But while foreign volunteers are welcomed by Ukrainians and are undoubtedly brave and selfless, and while they are of interest to journalists, the lion’s share of the country’s fight and sacrifice will be made by Ukrainian’s themselves. Someone who is already on the frontlines and has certainly seen combat is Petro. ‘In recent days, it’s been pretty hot. I can’t say whether I’ve killed anyone or not, because usually these attacks have happened at night. They drop some bombs and launch grads – small rockets – and then attack. We counter-attack and push them back.’ 

Unlike Michael, the American former infantryman, or Stuart, the former Royal Anglian, Petro’s preparation for war was brief. ‘Prior to the invasion I signed up with the military defence units. We received a week’s training, to get us used to the usage of weapons and tactics. It was very basic. But everyone knows how use a Kalashnikov, and basic tactics such as how to fight in groups or pairs. But the training’s ongoing. Even now, I’ve been receiving first aid training and training in battlefield medicine.’

He believes he’ll need it, because worse is to come. ‘If you follow the news, you will know what will happen in the next few days: a large-scale assault on Kyiv. This relative silence means preparation for a renewed attempt.’

But can Russia take Ukraine? And is an assault on Kyiv likely to succeed? According to the MOD Defence Intelligence update of 22nd March, Ukrainian forces continued to repulse Russian attempts to occupy the southern city of Mariupol, while elsewhere their progress was limited with most of their forces largely stalled in place. This chimes with reports of Russian forces woefully ill-prepared, with poorly-trained troops lacking adequate equipment and driving badly maintained vehicles, which thus suffered in the muddy conditions. This has led some to wonder whether Russia’s Army risks falling apart, or even that Ukraine might win

But Petro, while proud of the professionalism and heart displayed by Ukraine’s defenders warns against writing the Russians off. ‘I don’t have the same impression. I think that on some fronts they’ve mobilised inexperienced warriors, but Kyiv is the top priority for them. Here they’re putting their best forces. And these are the guys that were fighting in many wars, including Syria recently. Lots of them are experienced soldiers. There are more and more of them coming here. More professional soldiers since this first wave did not work, and the Russians are also trying to get people from Syria, for instance, and private armies, too. So, we need to be careful not to be complacent or too bullish about our abilities.’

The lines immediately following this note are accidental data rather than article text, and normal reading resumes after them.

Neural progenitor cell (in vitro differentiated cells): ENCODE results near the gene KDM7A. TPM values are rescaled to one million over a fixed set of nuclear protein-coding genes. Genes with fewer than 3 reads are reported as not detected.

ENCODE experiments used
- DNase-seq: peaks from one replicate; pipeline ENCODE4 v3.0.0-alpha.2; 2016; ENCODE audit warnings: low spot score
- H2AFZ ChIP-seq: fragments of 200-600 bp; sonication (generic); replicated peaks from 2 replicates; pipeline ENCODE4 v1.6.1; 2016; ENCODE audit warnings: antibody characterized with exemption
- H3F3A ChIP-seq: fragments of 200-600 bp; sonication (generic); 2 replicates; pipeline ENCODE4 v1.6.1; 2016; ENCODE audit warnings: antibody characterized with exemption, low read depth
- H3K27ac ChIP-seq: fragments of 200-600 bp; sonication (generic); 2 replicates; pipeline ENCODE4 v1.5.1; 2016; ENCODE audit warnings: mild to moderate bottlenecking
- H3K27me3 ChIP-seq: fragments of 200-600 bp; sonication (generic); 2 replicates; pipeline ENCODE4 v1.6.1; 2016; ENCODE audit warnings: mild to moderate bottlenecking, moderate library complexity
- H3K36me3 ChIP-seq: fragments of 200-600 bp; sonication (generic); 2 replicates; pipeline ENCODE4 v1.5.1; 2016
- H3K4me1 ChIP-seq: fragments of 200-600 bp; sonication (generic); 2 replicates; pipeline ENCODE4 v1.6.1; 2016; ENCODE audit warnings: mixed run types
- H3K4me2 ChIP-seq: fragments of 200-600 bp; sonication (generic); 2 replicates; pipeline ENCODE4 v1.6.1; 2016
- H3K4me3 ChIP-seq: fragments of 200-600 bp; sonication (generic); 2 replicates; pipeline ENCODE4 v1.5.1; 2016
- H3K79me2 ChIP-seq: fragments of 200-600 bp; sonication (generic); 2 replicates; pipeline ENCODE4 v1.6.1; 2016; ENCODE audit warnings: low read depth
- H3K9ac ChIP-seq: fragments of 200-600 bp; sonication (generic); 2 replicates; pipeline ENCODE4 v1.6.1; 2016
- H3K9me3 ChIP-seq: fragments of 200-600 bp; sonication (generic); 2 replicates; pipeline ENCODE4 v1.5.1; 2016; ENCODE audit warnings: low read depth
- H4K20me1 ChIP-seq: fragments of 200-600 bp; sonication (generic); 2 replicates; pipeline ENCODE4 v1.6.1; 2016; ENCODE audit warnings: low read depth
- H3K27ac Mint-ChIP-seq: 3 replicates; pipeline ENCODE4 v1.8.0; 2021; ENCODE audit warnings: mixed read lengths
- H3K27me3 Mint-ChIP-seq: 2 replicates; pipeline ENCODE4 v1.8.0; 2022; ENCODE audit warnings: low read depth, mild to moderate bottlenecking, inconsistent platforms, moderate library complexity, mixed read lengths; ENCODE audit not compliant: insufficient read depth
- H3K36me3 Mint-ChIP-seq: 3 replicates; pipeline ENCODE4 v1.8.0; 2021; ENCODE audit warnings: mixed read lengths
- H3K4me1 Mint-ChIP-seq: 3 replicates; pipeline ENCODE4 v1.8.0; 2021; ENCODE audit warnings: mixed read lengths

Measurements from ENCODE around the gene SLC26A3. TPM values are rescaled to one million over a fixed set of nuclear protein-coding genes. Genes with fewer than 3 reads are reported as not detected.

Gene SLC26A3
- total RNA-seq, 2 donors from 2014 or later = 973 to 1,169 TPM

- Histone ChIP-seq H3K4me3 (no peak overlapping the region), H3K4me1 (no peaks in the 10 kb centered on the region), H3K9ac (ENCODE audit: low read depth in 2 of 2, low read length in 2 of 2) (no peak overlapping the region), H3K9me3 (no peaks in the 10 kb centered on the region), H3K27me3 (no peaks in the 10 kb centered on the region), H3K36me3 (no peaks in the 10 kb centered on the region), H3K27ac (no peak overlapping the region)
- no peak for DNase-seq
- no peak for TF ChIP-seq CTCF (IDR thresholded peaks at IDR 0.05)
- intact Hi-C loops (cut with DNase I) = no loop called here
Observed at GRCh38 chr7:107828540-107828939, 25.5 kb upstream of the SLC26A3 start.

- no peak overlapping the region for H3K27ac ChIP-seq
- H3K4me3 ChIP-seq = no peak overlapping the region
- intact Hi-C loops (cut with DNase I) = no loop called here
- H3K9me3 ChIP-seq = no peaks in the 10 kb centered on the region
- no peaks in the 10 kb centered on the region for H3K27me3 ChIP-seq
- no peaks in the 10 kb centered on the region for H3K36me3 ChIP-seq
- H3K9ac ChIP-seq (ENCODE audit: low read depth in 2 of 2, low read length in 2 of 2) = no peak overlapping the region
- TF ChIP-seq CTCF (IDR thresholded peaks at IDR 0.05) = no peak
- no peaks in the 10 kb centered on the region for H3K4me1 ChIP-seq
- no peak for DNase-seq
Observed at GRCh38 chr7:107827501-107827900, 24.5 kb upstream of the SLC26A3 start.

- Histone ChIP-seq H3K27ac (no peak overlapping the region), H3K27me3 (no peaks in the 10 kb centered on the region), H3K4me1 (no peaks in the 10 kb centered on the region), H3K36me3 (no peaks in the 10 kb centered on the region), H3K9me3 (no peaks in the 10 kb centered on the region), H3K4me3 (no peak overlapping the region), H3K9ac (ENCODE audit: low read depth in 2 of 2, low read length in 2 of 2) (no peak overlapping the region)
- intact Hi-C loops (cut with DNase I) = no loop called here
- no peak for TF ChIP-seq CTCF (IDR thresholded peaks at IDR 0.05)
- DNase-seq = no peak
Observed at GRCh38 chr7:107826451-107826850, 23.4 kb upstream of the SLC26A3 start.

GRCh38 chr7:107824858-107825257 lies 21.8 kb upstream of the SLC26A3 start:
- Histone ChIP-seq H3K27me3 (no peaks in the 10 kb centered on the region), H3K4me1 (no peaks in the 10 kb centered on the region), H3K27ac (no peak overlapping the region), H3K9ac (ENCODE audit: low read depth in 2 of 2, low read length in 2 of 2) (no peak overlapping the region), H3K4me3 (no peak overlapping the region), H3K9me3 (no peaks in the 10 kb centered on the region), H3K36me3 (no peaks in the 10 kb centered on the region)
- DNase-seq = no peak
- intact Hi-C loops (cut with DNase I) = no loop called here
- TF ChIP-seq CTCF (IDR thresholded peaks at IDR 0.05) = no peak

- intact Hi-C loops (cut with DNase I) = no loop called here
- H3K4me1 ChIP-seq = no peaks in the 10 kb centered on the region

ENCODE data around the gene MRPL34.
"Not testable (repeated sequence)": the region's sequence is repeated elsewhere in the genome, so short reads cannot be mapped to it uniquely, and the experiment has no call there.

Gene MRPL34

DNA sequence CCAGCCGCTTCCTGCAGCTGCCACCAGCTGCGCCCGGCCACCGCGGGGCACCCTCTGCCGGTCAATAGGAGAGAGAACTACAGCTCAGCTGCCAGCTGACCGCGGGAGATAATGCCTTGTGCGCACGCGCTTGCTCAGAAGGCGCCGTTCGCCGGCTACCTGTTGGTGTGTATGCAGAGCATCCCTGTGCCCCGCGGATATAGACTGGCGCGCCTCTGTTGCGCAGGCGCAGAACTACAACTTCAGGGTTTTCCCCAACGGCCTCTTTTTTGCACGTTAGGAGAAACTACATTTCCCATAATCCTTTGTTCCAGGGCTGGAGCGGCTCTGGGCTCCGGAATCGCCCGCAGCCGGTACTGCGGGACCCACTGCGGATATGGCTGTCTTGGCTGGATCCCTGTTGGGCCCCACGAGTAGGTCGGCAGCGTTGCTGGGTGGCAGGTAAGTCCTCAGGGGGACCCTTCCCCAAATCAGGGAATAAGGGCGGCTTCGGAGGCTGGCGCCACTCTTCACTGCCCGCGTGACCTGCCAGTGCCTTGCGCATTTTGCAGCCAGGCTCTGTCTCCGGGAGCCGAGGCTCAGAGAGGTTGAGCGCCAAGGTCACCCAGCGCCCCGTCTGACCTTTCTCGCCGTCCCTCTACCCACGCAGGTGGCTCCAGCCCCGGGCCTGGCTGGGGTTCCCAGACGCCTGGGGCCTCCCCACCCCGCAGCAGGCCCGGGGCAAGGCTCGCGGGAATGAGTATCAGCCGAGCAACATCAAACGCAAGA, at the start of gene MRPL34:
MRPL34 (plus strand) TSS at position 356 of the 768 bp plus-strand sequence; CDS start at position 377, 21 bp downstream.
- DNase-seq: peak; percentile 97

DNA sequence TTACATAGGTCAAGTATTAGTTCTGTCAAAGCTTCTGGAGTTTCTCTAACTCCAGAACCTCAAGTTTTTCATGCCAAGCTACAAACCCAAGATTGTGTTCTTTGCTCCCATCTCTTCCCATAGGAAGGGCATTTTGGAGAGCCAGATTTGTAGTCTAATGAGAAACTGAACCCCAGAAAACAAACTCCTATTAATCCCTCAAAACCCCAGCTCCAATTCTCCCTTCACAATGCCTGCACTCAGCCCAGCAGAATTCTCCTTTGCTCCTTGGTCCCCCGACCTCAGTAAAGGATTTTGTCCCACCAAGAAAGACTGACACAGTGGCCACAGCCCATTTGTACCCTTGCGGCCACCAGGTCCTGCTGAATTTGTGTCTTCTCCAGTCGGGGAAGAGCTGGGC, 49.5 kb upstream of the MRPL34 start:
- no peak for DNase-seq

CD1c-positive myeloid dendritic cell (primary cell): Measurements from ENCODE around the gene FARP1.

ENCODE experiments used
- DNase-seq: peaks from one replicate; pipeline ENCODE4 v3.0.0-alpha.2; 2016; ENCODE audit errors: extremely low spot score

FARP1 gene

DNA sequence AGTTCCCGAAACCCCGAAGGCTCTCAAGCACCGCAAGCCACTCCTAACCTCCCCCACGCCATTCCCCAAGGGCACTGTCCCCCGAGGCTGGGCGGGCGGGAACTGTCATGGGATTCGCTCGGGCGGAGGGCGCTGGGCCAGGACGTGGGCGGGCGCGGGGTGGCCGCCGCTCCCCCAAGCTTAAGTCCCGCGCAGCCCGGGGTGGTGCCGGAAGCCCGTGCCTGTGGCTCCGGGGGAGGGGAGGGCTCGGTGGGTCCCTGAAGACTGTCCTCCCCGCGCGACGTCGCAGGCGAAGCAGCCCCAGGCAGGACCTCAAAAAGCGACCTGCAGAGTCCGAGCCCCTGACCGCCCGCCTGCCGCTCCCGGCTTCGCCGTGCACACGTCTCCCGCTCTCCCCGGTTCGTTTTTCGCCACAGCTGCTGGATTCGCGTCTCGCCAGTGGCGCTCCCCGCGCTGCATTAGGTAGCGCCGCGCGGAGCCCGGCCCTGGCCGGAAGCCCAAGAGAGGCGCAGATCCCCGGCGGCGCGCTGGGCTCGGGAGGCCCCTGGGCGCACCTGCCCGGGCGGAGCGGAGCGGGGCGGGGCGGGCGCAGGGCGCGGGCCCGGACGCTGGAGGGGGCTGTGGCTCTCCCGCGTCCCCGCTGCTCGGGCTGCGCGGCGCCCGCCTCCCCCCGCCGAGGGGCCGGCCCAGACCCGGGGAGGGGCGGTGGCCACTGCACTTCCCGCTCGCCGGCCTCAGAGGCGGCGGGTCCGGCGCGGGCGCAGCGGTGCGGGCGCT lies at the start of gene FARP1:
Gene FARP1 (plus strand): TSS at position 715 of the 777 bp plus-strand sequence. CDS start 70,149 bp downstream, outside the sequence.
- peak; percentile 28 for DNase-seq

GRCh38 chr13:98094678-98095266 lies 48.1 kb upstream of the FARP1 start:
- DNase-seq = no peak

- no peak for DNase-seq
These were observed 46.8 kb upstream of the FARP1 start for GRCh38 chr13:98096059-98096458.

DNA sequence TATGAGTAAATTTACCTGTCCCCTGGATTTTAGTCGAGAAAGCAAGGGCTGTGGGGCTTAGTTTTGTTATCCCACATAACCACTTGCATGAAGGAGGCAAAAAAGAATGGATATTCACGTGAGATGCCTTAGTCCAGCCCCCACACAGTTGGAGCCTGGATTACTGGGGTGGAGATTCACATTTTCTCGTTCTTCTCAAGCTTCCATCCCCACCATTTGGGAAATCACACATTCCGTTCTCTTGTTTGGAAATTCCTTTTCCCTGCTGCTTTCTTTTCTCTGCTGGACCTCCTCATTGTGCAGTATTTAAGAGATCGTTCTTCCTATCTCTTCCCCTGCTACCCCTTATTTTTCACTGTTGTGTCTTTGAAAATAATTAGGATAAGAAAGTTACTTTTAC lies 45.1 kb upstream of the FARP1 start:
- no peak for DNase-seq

Kateryna also thinks the stalled Russian assault has more to do with hubris than anything else. ‘I think the Russian side didn’t expect the Ukrainian Army to be so strong and prepared. They thought it would take just two days to get Kyiv, our capital. That’s why the operation wasn’t planned in great detail. So, now Russian troops are struggling to adapt according to the situation.’ And rather than collapse, she worries Putin will do something even more desperate. ‘I think we should be ready for every scenario and should not exclude even a nuclear strike.’

Petro also worries about what is to come. The combat he has seen so far has been small skirmishes and he and his comrades-in-arms believe it is just a prelude. ‘There’ll be another attempt to occupy the city. That’s the consensus of both officials and us on the ground. The Russians have accumulated lots of soldiers and tanks and equipment on the outskirts of Kyiv.’

Both Petro and Kateryna are grateful for the West’s support, for the supply of weapons, and to those brave enough to come in person and join the fight. But they know that even with the problems the Russian forces have encountered, the odds remain steeped against Ukraine. They want a no-fly zone, though both understand this is unlikely, and so hope for more anti-aircraft missiles instead. They both hope Putin will see sense or be forced to but aren’t counting on it.

‘The assault on Kyiv will be very brutal, because the first attempt failed,’ Petro says. ‘That’s why I came here and why other guys like myself have come here. Everyone will have to fight. Absolutely everyone. Because like I say, this time it will be much more brutal. The Russians know what to expect, and everyone who wants to leave has left – there’s no movement at the railway station anymore, nobody’s boarding trains to flee – so those who stay, understand why they’re here.’   

A journalist and author, James worked for over 10 years in Current Affairs television and documentaries, researching and producing films for Channel 4 Dispatches, PBS Television and National Geographic.